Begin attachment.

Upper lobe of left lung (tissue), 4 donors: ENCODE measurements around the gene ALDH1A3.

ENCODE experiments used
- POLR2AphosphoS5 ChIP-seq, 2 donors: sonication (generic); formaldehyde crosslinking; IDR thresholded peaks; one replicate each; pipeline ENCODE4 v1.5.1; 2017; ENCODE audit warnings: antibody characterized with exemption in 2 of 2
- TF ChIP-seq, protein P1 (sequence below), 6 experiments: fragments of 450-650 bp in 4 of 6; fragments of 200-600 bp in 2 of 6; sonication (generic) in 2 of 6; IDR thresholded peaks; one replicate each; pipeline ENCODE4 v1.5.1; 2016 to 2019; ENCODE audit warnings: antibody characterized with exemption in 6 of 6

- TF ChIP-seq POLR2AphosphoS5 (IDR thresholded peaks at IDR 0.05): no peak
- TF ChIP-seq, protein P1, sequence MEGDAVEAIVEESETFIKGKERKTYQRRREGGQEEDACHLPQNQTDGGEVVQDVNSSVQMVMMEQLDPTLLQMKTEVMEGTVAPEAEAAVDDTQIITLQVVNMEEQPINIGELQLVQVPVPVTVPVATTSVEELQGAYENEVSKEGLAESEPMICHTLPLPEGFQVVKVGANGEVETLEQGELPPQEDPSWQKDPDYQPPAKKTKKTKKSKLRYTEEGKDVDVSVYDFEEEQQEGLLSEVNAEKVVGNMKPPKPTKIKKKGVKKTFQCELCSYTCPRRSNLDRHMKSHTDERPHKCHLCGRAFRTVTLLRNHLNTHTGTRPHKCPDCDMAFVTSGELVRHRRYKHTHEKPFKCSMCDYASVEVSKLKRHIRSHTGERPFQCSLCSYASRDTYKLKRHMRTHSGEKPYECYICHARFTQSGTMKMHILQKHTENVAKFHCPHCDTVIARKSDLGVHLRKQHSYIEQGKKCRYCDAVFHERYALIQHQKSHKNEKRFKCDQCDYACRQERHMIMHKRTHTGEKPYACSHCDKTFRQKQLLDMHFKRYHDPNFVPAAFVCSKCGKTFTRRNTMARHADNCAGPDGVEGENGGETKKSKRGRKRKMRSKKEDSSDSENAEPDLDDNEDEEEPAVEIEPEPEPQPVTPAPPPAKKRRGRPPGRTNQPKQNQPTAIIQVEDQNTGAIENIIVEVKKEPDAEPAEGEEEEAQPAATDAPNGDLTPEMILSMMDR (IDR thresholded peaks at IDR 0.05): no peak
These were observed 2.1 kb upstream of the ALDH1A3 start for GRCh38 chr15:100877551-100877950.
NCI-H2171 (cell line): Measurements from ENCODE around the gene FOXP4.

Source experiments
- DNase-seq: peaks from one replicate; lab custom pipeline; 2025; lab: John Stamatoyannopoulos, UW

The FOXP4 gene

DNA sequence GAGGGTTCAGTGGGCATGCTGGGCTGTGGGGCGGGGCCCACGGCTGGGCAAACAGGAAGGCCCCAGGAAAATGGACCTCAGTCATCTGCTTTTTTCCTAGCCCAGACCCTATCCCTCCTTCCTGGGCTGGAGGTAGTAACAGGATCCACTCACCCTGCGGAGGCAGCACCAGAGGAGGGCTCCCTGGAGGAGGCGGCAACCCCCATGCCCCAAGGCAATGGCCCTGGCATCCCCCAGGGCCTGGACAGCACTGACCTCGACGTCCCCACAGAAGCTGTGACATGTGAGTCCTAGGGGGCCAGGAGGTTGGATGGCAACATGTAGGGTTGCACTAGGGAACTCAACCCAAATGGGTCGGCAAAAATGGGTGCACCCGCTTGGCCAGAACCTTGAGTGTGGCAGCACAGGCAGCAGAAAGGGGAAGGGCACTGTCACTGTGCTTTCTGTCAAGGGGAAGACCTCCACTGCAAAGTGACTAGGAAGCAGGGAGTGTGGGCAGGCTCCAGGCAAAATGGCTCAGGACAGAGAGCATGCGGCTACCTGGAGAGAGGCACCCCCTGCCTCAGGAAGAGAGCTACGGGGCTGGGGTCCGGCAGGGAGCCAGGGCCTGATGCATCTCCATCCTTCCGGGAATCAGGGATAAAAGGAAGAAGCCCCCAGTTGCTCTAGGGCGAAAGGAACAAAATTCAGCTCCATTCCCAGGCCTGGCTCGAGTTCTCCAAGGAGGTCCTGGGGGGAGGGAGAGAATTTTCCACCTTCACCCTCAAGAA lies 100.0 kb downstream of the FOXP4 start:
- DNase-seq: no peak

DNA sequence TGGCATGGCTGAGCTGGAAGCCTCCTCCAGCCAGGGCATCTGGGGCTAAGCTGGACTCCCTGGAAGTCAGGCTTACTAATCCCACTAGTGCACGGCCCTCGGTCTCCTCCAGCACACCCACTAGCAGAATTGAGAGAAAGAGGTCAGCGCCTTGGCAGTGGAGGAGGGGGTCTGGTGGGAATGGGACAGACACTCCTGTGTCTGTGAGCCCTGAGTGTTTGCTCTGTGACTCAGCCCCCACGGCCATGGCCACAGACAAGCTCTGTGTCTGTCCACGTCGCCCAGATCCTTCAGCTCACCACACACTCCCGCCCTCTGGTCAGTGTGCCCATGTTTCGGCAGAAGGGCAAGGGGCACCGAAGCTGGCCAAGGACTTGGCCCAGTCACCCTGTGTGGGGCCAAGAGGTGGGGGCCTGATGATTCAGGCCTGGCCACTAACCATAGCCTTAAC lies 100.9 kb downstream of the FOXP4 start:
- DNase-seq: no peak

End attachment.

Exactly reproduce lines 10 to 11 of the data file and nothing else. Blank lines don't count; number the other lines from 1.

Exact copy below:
- DNase-seq: peaks from one replicate; lab custom pipeline; 2025; lab: John Stamatoyannopoulos, UW

The FOXP4 gene